Tel Aviv: In Israel‘s diplomatic declarations, the year 2020 will likely be recalled as a watershed time following the United Arab Emirates (UAE), Sudan, Bahrain, and Morocco have established diplomatic relations with Israel. Israel had to exercise very hard for this fresh diplomatic success as it has been for more than a quarter of a century, from another Arab country, Jordan, established diplomatic relation with the Jewish state in 1993.
Many more current diplomats may follow the trajectory as Prime Minister Benjamin Netanyahu has said more than once that many Arab countries are queuing up to formalize relations with Israel.
In particular, the normalization between Israel and Sudan is seen as a great change, as it was in Khartoum where Arab leaders, under the banner of the Arab League, adopted the “Three Noses” in 1967: no peace with Israel, No recognition of Israel, and no negotiations with Israel after the Arab defeat in the 1967 war. Sudan is hoping to gain a lot from this new relationship, and US President Donald Trump has already ordered Sudan to be removed from the list of “state sponsors of terrorism.”
Trump’s period in the White House began with a new set of policies in the region aimed at declaring Iran a hostile nation, ending hostilities between Arab states and Israel, and sabotaging all previous efforts for a two-state solution. Above all, one of his aims was to resolve the Arab–Israeli conflict forever by the unilateral implementation of the “Deal of the Century.”
In May 2017, under his first foreign tour as US President, Trump visited Saudi Arabia for the first time. He supported Iran to fuel the fire of sectarianism and called for the Gulf countries to drive out extremists and terrorists.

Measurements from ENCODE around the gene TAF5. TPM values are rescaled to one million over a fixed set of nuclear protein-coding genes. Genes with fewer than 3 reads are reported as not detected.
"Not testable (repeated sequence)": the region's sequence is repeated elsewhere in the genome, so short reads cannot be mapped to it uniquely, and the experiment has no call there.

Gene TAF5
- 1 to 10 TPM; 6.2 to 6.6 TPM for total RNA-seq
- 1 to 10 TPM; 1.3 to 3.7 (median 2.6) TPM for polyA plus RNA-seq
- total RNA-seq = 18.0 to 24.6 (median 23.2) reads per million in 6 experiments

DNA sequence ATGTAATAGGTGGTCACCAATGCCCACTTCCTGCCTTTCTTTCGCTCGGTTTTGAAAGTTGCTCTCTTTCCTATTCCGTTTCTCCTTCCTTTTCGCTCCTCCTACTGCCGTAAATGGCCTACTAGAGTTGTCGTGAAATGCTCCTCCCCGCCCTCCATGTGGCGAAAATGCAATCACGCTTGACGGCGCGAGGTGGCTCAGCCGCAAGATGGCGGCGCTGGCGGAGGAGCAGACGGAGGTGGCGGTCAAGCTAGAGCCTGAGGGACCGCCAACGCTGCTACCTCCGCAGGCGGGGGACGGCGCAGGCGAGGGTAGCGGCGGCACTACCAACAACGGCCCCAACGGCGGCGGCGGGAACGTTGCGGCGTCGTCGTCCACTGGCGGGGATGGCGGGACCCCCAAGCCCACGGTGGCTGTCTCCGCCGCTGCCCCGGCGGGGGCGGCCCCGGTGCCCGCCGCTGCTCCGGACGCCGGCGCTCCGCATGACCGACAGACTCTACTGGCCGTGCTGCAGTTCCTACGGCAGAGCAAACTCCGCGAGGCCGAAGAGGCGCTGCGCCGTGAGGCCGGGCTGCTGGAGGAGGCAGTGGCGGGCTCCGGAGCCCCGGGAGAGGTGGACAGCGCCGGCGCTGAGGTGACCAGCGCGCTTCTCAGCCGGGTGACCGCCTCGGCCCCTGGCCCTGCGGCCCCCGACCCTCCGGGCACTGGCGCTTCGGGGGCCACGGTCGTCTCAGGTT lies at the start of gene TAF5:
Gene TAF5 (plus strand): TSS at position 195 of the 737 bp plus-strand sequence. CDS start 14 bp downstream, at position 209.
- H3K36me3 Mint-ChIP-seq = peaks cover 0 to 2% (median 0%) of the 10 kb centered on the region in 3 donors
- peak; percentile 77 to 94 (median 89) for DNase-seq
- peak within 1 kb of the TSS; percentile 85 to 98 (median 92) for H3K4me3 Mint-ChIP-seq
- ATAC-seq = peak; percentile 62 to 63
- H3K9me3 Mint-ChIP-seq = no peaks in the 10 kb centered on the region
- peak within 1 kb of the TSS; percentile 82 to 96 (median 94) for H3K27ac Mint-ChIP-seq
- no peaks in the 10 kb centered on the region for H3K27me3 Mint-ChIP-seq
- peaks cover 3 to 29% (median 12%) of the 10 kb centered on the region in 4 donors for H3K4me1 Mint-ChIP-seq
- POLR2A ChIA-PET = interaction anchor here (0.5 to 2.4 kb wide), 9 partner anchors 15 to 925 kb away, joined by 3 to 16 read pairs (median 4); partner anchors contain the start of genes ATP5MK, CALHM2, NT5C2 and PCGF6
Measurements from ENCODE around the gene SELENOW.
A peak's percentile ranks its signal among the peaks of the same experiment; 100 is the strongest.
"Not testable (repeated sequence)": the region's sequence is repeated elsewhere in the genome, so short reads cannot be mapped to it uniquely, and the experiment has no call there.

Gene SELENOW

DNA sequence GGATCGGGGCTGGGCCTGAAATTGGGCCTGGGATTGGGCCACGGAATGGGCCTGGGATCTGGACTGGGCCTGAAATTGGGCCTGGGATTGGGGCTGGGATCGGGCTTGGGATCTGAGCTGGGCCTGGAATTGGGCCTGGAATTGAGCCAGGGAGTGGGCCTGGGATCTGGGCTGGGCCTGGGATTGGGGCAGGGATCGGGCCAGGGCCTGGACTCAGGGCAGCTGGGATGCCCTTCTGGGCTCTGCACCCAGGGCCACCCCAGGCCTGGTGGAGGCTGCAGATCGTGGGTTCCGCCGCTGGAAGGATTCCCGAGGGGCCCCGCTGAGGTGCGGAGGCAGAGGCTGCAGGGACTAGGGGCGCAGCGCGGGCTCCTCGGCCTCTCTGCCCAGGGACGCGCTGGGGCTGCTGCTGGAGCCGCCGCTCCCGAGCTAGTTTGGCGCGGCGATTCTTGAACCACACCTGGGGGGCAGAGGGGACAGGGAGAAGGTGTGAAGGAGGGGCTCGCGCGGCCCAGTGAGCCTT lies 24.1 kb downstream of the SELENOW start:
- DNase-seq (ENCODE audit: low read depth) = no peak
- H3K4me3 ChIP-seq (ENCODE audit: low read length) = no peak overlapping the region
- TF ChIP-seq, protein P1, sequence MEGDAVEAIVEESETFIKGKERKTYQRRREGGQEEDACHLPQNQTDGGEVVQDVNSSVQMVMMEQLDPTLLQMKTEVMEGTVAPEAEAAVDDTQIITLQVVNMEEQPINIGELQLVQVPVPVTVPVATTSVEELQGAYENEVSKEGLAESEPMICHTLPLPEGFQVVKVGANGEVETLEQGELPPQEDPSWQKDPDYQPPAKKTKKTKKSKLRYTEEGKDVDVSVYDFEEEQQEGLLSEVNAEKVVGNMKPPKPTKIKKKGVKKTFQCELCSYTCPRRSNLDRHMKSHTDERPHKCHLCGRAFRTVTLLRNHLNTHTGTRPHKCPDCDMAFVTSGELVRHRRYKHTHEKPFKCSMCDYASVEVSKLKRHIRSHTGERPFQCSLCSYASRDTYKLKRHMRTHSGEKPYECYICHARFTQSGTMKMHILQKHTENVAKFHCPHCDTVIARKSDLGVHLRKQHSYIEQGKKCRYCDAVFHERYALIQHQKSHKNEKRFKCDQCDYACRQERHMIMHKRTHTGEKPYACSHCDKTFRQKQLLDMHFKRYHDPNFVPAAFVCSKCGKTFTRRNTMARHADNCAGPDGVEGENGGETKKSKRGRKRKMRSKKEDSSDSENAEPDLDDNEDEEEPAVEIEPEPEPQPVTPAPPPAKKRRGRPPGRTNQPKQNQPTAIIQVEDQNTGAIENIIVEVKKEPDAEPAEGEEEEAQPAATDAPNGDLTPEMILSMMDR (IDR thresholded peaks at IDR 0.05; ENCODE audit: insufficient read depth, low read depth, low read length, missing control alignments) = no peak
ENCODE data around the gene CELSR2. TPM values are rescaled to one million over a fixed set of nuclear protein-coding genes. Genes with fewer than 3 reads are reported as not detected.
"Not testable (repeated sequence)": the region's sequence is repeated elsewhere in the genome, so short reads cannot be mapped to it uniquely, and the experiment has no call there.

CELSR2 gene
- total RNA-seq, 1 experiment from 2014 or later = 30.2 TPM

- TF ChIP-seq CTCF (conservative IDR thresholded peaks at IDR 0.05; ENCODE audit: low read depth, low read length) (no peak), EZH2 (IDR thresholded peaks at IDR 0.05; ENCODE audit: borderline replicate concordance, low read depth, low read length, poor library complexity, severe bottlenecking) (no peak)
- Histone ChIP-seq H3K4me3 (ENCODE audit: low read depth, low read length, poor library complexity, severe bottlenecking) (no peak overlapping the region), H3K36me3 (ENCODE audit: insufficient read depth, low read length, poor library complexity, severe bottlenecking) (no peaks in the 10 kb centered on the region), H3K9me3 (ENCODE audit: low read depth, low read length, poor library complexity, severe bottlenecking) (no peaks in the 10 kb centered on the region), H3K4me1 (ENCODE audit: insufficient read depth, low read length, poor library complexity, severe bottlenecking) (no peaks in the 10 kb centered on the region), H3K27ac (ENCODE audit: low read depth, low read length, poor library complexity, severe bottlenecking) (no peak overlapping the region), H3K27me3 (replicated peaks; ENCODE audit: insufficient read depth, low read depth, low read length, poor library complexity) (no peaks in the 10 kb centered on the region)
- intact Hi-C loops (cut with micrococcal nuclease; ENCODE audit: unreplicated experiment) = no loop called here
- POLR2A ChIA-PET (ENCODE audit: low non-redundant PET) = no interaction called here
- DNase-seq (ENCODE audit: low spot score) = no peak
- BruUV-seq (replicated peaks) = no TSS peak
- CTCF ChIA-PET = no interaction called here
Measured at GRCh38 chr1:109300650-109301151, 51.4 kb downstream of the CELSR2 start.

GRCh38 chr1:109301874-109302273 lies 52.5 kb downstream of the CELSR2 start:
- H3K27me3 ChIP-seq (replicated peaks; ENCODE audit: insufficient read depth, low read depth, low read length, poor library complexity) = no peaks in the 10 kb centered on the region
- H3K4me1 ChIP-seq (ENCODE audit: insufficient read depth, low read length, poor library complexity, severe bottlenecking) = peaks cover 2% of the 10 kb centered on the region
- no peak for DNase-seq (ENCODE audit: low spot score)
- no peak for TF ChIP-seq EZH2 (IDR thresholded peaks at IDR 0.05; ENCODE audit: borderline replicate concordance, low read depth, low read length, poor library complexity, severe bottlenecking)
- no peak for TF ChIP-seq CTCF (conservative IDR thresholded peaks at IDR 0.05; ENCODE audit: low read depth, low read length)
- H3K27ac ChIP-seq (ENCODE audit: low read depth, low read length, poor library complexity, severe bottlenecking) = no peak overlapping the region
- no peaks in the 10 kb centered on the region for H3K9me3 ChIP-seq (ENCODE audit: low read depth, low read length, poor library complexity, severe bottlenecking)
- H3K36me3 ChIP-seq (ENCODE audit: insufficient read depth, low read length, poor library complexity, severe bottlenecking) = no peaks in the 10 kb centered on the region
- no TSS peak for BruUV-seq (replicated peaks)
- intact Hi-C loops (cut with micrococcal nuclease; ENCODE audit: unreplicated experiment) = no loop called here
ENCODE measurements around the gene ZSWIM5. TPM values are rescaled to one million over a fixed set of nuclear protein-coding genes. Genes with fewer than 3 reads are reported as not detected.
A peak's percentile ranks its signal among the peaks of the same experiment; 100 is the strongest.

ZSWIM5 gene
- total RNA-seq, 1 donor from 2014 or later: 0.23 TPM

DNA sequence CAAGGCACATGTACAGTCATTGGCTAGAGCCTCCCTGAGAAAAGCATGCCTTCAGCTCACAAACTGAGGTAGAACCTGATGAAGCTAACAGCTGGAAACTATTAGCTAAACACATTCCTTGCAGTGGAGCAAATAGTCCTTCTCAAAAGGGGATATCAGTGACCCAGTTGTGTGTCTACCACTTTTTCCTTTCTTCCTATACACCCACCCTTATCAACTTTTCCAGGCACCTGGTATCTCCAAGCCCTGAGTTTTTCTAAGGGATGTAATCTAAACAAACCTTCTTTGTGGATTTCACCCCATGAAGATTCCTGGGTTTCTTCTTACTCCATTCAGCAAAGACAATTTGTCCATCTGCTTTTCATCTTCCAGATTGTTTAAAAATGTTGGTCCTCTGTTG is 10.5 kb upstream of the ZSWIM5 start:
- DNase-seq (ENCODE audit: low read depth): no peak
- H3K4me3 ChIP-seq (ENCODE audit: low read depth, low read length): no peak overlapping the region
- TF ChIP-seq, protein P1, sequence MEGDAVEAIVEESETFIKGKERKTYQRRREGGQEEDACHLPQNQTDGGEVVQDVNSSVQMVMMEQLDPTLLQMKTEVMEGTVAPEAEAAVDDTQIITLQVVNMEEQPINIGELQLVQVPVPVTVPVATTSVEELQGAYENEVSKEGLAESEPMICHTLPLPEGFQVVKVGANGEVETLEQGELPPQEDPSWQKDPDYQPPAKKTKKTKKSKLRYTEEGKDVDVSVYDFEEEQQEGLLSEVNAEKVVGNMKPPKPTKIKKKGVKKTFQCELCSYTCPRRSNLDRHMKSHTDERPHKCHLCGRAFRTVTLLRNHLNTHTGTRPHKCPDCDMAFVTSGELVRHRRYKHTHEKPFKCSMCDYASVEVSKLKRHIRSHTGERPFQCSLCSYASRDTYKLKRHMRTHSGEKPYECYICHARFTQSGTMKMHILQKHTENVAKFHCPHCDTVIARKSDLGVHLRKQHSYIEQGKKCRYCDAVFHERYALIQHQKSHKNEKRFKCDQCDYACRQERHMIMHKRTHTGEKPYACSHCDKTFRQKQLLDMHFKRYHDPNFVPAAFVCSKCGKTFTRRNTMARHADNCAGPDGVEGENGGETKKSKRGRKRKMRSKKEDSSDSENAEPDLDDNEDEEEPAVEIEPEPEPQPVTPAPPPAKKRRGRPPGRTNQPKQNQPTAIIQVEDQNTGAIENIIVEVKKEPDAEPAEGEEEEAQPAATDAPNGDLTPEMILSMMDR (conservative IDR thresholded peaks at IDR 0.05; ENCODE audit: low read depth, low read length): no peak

Trump’s unilateral decision in Saudi Arabia led to the transfer of the US High Commission in Israel from Tel Aviv to the disputed territory of Jerusalem in December 2017 following anti-Iran rhetoric in Saudi Arabia. The celebration of relocating the US Embassy in Jerusalem was celebrated by Netanyahu’s visit to Oman, a neutral country in a regional conflict.
At a high-level meeting in the Middle East in Warsaw in February 2019, US Secretary of State Mike Pompeo said that regional peace could not be achieved without Iran.
At the Warsaw meeting, some signs of indulgence between the Arab states and Israel were visible as Yemen’s top diplomat appeared to be seated alongside Netanyahu, and as an open embrace between Oman’s top diplomat and Netanyahu.
Another meeting of Arab leaders was convened by the US and held in June 2019 with the agenda of unveiling the economic component of the Deal of the Century by Bahrain.
A $ 50 billion economic package for Palestine was announced but boycotted by all Palestinian political factions. In the midst of all these efforts and unilateral efforts, Israeli officials visited the UAE to sign an agreement to participate in the prestigious Expo 2020 to be held in Dubai in December 2019, which was later extended to COVID-19. The reason was canceled.
After years of lobbying, it was wooing and coercing the Abraham Accords that marked the beginning of a new chapter in the history of the Ibrahim-Arab relationship. On September 15, 2020, a comprehensive ceremony was concluded on the South Lawn of the White House to agreement the historic agreement in the presence of Netanyahu and Trump, foreign ministers of the UAE and Bahrain.
By signing the agreement, all two Bahrain and the UAE became the third and fourth countries after Egypt and Jordan to formalize diplomatic relations with Israel. The mission that began with the Mission of the Century ended with the Abraham Pact, where the “Three Noses” of the Arab world were buried in the past.
How did it start for Sudan?
In recent years, no diplomatic move by Sudan, given its past relationship, could be more surprising than Israeli recognition. Israel was not only along with the first few countries to recognize the independence of Southern Sudan but was very helpful in the partition of Sudan by training rebel forces.
The most desirable objective for the new regime in Sudan was removed from the list of “states sponsoring terrorism,” and Sudan’s Prime Minister Abdullah Hamadok expressed his desire more than once to withdraw the approval.
Following its successes with the UAE and Bahrain, the US Pressures Sudan to declare its relations with Israel with its talks to remove it from the terrorist list.